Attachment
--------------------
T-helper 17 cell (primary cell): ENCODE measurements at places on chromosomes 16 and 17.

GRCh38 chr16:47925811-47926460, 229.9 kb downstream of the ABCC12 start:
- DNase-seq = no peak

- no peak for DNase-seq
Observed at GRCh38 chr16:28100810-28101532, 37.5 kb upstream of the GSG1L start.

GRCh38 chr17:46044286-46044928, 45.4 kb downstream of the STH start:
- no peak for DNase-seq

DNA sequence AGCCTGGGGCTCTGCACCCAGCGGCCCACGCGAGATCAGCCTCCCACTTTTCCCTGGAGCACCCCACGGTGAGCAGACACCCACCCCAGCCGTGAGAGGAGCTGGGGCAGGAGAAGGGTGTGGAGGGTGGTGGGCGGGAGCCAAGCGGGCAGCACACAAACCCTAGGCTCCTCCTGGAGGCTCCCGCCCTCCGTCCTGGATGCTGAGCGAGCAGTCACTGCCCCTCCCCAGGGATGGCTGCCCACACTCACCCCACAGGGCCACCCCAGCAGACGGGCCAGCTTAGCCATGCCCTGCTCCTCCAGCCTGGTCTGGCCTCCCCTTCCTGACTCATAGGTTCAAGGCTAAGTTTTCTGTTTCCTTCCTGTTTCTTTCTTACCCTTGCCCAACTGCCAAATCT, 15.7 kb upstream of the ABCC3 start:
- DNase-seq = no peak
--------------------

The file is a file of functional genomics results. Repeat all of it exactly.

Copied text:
T-helper 17 cell (primary cell): ENCODE measurements at places on chromosomes 16 and 17.

GRCh38 chr16:47925811-47926460, 229.9 kb downstream of the ABCC12 start:
- DNase-seq = no peak

- no peak for DNase-seq
Observed at GRCh38 chr16:28100810-28101532, 37.5 kb upstream of the GSG1L start.

GRCh38 chr17:46044286-46044928, 45.4 kb downstream of the STH start:
- no peak for DNase-seq

DNA sequence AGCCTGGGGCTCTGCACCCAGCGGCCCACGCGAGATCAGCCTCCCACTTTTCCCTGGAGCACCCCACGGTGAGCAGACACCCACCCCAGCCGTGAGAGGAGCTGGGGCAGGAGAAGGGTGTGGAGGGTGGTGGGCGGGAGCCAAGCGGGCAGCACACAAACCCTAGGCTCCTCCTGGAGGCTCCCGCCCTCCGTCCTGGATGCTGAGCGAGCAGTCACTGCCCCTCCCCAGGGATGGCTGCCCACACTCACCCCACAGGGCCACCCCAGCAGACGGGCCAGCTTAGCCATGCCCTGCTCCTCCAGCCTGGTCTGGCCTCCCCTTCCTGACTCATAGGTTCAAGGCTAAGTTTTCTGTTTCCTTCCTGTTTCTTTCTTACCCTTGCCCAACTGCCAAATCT, 15.7 kb upstream of the ABCC3 start:
- DNase-seq = no peak